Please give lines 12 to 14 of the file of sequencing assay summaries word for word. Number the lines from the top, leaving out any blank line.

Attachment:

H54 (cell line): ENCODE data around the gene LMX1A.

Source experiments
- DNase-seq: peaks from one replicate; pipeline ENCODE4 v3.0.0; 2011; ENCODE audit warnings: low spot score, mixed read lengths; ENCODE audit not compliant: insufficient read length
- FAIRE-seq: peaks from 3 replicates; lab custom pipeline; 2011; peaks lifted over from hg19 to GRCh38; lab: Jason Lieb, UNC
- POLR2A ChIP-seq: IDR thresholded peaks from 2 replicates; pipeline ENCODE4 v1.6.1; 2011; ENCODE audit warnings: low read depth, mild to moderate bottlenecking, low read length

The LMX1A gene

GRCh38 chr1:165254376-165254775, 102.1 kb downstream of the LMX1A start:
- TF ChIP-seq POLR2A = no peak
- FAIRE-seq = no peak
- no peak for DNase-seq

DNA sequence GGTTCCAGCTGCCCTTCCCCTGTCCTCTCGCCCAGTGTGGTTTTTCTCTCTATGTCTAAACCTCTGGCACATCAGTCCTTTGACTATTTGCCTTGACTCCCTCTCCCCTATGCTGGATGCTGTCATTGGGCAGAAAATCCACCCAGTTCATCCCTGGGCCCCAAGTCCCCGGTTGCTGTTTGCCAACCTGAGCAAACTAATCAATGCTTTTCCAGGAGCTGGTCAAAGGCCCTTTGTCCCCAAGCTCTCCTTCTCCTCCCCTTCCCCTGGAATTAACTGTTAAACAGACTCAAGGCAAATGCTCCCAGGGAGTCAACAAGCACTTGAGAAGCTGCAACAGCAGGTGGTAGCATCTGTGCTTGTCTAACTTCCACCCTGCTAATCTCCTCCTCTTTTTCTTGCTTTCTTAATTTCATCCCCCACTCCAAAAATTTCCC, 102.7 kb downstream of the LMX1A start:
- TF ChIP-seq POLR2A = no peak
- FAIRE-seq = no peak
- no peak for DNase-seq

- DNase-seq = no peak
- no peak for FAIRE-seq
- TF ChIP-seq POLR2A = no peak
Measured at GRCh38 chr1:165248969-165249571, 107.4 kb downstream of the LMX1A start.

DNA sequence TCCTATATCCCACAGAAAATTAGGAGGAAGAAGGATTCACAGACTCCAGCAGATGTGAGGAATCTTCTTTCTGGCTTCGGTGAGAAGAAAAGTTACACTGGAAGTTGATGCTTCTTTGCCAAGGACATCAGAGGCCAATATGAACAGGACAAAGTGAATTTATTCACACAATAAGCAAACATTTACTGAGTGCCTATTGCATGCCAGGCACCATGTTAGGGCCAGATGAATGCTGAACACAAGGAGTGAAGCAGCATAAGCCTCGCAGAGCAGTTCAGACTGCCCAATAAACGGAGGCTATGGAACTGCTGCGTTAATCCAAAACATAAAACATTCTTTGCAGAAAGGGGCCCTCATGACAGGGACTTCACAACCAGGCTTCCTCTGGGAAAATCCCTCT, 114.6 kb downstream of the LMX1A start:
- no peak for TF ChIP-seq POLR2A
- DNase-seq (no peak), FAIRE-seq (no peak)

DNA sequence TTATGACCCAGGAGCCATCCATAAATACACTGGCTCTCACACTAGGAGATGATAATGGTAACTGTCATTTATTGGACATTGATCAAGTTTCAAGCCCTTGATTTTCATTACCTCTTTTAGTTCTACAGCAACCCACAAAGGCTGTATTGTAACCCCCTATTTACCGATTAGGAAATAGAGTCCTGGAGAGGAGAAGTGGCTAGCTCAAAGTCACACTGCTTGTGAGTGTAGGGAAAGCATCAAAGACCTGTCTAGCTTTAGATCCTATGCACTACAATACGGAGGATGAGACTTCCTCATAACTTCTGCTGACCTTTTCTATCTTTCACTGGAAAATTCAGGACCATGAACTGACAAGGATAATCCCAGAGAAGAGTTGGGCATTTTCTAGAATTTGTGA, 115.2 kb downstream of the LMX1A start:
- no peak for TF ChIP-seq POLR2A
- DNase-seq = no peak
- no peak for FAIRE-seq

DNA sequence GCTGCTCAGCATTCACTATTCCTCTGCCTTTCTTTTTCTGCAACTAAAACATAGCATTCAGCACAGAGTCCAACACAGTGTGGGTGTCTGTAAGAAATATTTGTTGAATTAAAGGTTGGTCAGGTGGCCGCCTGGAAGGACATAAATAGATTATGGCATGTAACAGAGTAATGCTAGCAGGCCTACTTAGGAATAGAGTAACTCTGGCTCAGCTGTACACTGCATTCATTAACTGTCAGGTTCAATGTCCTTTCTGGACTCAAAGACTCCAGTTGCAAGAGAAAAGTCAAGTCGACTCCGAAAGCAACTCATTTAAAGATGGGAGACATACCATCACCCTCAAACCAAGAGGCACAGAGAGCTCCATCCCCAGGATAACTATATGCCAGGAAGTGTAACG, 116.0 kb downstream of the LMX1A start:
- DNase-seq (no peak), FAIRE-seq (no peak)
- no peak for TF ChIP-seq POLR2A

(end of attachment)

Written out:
- TF ChIP-seq POLR2A = no peak
- FAIRE-seq = no peak
- no peak for DNase-seq